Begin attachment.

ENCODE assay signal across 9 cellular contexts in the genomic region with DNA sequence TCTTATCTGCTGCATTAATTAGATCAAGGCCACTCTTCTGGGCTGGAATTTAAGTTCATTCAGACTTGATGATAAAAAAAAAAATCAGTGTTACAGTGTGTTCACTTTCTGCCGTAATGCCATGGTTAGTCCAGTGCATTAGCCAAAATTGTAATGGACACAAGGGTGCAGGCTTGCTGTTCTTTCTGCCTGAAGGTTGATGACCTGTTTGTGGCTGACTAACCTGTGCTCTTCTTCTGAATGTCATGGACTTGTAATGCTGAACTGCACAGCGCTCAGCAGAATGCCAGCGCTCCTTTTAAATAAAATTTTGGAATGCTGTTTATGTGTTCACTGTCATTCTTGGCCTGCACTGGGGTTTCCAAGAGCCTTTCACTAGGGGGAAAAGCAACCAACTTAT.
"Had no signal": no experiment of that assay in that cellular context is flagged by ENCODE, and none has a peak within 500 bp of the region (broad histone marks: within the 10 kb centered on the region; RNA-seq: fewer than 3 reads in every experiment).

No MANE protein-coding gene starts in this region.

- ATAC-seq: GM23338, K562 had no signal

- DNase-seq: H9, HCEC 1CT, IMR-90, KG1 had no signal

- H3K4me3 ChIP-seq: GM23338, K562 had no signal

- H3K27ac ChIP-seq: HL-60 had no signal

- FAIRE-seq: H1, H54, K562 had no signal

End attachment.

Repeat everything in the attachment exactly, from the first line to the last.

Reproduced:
ENCODE assay signal across 9 cellular contexts in the genomic region with DNA sequence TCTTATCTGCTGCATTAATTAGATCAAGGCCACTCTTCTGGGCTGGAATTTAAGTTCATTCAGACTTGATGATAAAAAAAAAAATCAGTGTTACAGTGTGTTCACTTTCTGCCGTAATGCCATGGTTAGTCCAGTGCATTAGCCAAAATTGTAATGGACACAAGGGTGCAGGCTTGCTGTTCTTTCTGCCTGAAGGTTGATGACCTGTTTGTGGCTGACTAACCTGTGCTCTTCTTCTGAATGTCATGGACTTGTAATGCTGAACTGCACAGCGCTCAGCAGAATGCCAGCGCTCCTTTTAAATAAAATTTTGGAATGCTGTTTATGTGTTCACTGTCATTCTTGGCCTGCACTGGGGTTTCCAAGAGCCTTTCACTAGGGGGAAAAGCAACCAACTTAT.
"Had no signal": no experiment of that assay in that cellular context is flagged by ENCODE, and none has a peak within 500 bp of the region (broad histone marks: within the 10 kb centered on the region; RNA-seq: fewer than 3 reads in every experiment).

No MANE protein-coding gene starts in this region.

- ATAC-seq: GM23338, K562 had no signal

- DNase-seq: H9, HCEC 1CT, IMR-90, KG1 had no signal

- H3K4me3 ChIP-seq: GM23338, K562 had no signal

- H3K27ac ChIP-seq: HL-60 had no signal

- FAIRE-seq: H1, H54, K562 had no signal